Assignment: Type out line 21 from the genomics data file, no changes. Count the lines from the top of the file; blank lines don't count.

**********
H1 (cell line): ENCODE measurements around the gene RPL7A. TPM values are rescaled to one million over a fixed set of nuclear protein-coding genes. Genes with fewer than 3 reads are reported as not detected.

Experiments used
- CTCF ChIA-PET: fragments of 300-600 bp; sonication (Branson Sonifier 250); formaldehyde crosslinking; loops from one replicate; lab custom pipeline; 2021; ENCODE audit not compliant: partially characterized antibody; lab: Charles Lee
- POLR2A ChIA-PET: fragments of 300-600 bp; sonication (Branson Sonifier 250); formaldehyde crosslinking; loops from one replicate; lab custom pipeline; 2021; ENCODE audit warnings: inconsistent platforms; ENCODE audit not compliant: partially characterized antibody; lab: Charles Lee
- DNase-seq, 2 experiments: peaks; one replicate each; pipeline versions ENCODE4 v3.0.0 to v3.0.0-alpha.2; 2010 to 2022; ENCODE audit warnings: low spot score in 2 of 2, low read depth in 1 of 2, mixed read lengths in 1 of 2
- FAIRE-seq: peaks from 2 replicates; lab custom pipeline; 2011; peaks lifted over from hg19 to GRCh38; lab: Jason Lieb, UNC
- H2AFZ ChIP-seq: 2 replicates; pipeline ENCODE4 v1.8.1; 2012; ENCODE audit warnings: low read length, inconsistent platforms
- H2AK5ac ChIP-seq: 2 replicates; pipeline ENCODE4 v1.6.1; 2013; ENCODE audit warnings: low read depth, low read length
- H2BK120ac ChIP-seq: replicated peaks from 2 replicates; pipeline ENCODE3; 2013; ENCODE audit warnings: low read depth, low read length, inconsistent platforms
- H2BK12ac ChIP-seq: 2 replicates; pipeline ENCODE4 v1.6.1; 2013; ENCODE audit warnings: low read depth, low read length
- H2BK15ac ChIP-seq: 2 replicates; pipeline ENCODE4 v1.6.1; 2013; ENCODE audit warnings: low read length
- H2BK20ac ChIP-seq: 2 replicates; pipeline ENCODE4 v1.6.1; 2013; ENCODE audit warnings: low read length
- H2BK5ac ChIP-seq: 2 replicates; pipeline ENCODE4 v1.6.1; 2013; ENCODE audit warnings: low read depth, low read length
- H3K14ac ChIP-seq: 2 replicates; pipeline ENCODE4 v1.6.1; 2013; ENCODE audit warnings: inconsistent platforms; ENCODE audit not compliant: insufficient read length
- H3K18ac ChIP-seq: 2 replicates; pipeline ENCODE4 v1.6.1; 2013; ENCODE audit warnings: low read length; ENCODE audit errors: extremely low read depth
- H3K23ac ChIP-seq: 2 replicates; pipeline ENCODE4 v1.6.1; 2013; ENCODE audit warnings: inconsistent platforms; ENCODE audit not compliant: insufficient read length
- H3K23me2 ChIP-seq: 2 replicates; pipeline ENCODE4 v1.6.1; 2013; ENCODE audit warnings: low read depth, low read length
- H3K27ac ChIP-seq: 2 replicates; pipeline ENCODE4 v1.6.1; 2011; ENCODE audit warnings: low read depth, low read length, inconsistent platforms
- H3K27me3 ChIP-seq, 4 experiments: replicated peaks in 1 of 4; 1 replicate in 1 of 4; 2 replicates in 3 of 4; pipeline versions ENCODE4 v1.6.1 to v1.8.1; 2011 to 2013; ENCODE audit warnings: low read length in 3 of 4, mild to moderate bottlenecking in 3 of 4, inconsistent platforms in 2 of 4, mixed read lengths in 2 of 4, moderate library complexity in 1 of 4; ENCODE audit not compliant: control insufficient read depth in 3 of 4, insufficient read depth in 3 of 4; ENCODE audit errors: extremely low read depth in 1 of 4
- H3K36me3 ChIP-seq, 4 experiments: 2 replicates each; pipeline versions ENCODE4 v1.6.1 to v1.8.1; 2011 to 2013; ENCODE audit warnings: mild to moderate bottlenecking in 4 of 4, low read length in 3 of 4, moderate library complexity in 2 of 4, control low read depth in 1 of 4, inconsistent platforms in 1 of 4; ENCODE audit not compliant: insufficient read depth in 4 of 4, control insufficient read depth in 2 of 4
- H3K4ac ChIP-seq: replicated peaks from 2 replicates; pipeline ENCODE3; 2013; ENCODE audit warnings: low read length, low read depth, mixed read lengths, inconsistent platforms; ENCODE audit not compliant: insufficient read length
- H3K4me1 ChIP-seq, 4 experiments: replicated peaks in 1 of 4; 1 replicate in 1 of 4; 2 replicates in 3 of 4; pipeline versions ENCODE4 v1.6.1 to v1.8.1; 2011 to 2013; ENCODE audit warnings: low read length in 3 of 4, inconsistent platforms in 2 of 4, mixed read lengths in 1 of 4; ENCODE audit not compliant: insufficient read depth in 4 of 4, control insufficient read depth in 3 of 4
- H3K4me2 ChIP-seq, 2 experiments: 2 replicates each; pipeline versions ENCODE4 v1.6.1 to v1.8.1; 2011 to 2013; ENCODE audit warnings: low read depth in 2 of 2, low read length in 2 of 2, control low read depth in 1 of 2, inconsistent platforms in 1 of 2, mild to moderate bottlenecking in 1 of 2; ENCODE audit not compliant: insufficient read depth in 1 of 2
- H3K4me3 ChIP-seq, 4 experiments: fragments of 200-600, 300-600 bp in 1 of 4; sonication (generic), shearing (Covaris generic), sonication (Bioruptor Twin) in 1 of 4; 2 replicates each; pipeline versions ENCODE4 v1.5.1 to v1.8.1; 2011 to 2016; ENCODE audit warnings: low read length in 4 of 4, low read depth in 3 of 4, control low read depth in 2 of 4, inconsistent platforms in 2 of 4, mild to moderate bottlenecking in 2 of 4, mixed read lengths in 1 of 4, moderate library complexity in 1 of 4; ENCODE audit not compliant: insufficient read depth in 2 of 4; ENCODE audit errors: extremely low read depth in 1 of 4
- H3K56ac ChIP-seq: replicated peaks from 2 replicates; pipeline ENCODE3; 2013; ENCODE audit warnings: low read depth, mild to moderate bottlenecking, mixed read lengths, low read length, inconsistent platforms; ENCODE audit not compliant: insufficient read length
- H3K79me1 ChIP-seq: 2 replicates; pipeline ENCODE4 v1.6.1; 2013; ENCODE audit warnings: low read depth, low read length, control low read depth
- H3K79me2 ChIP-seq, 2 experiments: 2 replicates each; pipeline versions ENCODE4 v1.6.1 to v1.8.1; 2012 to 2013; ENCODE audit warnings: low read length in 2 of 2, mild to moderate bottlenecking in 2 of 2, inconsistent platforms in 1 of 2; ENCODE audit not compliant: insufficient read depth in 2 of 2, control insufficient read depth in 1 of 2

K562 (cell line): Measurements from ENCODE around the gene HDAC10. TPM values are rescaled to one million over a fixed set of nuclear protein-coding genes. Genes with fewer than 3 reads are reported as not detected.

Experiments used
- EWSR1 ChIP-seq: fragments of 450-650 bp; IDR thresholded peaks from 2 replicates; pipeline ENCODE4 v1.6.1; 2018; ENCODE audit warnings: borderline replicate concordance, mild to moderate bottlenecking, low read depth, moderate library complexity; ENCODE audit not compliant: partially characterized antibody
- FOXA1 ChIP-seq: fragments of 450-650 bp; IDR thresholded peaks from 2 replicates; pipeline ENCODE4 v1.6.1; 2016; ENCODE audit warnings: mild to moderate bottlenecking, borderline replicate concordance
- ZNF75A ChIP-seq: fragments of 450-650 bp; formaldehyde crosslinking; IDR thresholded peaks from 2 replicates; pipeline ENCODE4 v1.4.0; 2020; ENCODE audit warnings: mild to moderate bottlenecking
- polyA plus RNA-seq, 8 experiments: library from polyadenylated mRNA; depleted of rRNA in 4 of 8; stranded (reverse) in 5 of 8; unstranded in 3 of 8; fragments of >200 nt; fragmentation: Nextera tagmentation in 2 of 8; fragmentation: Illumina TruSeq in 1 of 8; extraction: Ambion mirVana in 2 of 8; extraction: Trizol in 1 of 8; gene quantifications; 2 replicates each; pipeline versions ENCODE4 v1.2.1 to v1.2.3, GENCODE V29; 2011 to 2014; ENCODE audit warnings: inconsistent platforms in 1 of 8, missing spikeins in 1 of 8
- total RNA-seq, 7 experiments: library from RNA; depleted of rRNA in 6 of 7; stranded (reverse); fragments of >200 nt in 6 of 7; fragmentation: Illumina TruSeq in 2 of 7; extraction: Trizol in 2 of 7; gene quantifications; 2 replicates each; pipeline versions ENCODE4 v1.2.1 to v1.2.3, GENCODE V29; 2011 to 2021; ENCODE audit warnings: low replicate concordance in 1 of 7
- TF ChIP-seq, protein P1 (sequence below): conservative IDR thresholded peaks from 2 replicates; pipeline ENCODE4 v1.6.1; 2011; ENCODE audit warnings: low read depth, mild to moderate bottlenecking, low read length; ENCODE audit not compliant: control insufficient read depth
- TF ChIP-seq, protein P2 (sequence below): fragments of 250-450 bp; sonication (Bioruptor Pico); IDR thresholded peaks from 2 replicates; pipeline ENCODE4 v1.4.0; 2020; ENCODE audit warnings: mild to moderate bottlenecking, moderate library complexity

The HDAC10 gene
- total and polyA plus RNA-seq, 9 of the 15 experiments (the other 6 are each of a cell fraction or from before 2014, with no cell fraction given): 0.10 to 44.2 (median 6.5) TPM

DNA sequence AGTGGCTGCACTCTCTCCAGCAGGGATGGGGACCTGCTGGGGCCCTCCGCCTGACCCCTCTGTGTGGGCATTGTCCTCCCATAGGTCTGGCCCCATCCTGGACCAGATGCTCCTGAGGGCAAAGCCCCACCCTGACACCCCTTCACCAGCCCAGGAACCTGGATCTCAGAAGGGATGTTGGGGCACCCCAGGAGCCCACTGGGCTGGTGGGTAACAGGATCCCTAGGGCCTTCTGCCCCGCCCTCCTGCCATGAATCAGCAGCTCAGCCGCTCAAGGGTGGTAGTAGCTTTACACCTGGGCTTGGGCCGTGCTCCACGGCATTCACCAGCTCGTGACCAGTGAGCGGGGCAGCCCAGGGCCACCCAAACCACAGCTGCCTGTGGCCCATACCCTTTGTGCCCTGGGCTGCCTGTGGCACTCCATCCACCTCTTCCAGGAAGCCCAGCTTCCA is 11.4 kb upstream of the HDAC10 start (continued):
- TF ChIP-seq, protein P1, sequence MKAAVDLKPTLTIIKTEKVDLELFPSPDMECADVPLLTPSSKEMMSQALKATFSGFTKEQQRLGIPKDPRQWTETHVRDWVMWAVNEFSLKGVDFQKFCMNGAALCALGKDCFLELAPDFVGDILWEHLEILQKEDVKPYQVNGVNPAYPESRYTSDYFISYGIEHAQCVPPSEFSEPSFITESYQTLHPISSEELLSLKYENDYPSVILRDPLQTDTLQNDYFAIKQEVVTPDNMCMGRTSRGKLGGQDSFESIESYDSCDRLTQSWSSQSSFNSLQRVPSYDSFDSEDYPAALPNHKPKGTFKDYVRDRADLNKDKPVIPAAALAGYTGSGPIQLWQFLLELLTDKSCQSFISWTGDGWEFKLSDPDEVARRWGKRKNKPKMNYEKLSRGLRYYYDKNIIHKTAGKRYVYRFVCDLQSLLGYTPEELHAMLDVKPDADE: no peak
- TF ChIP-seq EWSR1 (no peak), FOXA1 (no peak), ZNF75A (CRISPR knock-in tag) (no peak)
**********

- H3K4ac ChIP-seq: replicated peaks from 2 replicates; pipeline ENCODE3; 2013; ENCODE audit warnings: low read length, low read depth, mixed read lengths, inconsistent platforms; ENCODE audit not compliant: insufficient read length